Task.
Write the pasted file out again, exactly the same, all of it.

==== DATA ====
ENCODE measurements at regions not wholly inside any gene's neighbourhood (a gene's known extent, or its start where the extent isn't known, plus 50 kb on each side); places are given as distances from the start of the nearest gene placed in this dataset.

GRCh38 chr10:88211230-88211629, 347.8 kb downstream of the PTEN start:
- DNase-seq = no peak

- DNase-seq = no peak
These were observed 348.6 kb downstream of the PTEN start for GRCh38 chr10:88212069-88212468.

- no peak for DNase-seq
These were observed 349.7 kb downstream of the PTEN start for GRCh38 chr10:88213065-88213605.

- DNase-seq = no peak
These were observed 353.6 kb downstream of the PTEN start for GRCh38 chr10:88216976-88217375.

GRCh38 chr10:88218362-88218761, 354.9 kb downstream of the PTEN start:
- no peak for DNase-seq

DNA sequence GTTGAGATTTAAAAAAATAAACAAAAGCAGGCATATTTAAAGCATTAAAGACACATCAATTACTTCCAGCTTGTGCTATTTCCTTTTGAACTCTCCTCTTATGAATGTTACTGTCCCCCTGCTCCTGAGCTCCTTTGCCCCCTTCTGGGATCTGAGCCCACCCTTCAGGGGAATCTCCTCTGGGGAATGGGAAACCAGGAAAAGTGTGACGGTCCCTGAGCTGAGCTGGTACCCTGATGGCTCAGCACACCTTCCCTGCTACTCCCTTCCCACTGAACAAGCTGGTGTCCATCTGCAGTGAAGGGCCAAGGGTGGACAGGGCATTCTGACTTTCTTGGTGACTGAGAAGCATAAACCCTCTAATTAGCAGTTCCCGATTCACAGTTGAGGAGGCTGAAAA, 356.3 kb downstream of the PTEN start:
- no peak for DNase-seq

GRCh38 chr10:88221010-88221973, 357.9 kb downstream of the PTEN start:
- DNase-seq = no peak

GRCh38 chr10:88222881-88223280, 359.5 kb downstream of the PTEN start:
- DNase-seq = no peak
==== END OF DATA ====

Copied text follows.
ENCODE measurements at regions not wholly inside any gene's neighbourhood (a gene's known extent, or its start where the extent isn't known, plus 50 kb on each side); places are given as distances from the start of the nearest gene placed in this dataset.

GRCh38 chr10:88211230-88211629, 347.8 kb downstream of the PTEN start:
- DNase-seq = no peak

- DNase-seq = no peak
These were observed 348.6 kb downstream of the PTEN start for GRCh38 chr10:88212069-88212468.

- no peak for DNase-seq
These were observed 349.7 kb downstream of the PTEN start for GRCh38 chr10:88213065-88213605.

- DNase-seq = no peak
These were observed 353.6 kb downstream of the PTEN start for GRCh38 chr10:88216976-88217375.

GRCh38 chr10:88218362-88218761, 354.9 kb downstream of the PTEN start:
- no peak for DNase-seq

DNA sequence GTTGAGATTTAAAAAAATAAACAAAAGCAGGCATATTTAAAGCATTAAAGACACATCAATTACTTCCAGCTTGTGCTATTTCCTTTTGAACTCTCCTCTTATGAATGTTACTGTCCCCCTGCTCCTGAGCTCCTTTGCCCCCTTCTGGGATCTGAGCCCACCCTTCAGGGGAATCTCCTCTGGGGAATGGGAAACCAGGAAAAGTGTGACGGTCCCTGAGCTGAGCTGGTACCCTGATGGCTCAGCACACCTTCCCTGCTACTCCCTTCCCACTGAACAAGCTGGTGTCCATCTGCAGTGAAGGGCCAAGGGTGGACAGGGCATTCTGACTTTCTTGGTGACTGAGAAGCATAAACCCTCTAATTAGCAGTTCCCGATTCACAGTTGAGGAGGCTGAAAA, 356.3 kb downstream of the PTEN start:
- no peak for DNase-seq

GRCh38 chr10:88221010-88221973, 357.9 kb downstream of the PTEN start:
- DNase-seq = no peak

GRCh38 chr10:88222881-88223280, 359.5 kb downstream of the PTEN start:
- DNase-seq = no peak